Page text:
Missile Command: Recharged is a great take on the original. Like the arcade game it is based on, it may look easy, but the difficulty curve sneaks up on you. Before too long you are intensely focused on taking out incoming missiles and enemy planes, and taking desperate measures to save your remaining cities.
Missile Command: Recharged takes the classic arcade game and adds several layers of oomph and pizzazz. It introduces more power-ups, new enemies, and a suite of challenges that limit the number of counter-defenses at your disposal. Players are telling us one of their favorite additions is the ability to spend accumulated points to upgrade your defenses in Arcade mode. And an amazing new soundtrack from the incomparable Megan McDuffee perfectly complements the gameplay and adds depth and variety.
Why did we decide to do a Recharged version of Missile Command? Because the original is such a strong game, and it lent itself so well to modernizing touches. The sheer number of fun facts about the original didn’t hurt either:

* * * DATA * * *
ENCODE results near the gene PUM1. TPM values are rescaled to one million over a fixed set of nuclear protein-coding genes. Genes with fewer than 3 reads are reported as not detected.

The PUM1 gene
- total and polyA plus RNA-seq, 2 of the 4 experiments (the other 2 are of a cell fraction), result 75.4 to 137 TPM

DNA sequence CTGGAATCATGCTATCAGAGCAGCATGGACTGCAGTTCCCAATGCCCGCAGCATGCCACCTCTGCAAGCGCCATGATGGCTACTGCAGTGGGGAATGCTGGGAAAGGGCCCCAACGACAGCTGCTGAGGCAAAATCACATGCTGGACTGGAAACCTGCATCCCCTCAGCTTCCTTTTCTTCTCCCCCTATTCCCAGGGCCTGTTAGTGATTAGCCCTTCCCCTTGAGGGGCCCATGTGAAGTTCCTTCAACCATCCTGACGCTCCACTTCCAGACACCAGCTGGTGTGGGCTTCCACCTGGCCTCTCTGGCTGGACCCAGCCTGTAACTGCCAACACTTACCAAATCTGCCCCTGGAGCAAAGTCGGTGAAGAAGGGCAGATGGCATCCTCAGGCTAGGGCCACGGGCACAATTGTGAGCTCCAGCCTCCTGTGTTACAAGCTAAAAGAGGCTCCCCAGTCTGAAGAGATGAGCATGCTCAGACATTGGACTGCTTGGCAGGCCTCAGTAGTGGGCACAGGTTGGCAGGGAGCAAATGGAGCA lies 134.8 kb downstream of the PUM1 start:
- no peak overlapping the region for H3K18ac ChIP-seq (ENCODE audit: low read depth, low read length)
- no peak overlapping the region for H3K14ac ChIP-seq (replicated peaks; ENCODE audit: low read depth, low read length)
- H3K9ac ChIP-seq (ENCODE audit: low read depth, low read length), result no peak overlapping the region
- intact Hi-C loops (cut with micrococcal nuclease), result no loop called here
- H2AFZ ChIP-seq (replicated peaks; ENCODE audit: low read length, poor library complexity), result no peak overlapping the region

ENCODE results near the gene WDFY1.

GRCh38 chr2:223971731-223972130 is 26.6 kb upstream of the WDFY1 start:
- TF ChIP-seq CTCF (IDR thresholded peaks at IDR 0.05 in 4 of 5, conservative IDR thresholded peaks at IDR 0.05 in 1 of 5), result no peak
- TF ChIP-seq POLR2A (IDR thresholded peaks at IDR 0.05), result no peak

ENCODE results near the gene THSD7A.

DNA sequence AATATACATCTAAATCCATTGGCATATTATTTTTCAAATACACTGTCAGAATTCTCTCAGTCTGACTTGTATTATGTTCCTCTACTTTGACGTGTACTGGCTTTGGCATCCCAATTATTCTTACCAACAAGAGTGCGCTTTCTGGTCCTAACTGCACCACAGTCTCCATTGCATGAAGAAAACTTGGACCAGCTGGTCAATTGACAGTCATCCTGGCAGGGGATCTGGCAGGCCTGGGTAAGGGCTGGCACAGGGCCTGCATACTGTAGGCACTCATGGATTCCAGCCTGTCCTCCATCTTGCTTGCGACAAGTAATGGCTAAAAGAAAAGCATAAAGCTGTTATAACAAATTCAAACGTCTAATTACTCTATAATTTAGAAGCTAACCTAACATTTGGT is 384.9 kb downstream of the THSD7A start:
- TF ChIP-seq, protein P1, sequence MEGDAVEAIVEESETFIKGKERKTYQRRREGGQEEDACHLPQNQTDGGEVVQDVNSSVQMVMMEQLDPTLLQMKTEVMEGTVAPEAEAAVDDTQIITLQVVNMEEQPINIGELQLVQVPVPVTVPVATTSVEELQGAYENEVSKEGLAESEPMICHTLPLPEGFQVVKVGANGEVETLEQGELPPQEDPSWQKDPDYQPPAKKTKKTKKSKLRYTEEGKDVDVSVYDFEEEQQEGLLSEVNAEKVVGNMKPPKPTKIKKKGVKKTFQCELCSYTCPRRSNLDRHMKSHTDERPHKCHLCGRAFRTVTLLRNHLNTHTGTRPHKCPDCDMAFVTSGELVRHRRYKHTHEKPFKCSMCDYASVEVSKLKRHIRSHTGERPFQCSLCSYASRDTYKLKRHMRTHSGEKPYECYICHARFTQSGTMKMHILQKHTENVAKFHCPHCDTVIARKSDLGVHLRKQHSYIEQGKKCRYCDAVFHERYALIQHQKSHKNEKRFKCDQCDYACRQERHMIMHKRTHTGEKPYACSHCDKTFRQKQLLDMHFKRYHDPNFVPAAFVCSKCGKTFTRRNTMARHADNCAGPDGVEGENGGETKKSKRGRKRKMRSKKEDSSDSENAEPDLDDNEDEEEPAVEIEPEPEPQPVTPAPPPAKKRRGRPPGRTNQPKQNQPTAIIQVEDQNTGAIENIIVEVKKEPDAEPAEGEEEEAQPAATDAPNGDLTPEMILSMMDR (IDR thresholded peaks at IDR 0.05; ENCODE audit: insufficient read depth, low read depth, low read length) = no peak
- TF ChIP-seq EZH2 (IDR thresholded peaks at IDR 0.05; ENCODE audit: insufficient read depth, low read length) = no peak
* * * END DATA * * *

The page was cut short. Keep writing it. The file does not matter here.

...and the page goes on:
- The six cities in the arcade game were originally named after real cities located on the California coastline: Eureka, San Francisco, Monterey, Santa Barbara, Los Angeles, and San Diego.
- In late 1980, a two-player sequel was created, field tested, but ultimately never released. But now in Missile Command: Recharged, two-player co-op is finally here!
- The working title was ‘Armageddon’. Other names considered were ‘World War 3’, ‘Apocalypse’ and ‘Edge of Blight.’ All a bit depressing, so you can understand why Atari settled on Missile Command.
- During its development, the creator, Dave Theurer would have regular nightmares about nuclear war. See above about depressing.
- Missile Command is featured in the 1991 movie ‘Terminator 2’. John Connor is seen briefly playing the game in an arcade
- Missile Command was the first Atari coin operated set in the factory for 50 cents single play instead of 25 cents.
- The initials of the development team responsible for the arcade version of Missile Command are hidden in the default high score table.
- Programmer Rob Fulop hid an easter egg inside the 2600 version of Missile Command. The 2600 port of the game would go on to ship over 2.5 million units! That is a lot of eggs.
The Atari 2600 version was supported with a TV ad that shows the arcade version. The ad features the actor Christopher Hewitt, who would make his name in TV as Mr. Belvedere in an ABC sitcom by the same name that ran from 1085 to 1990. If you want to learn more about the ad, read this post from the eagle-eyed Pop Culture Retrorama.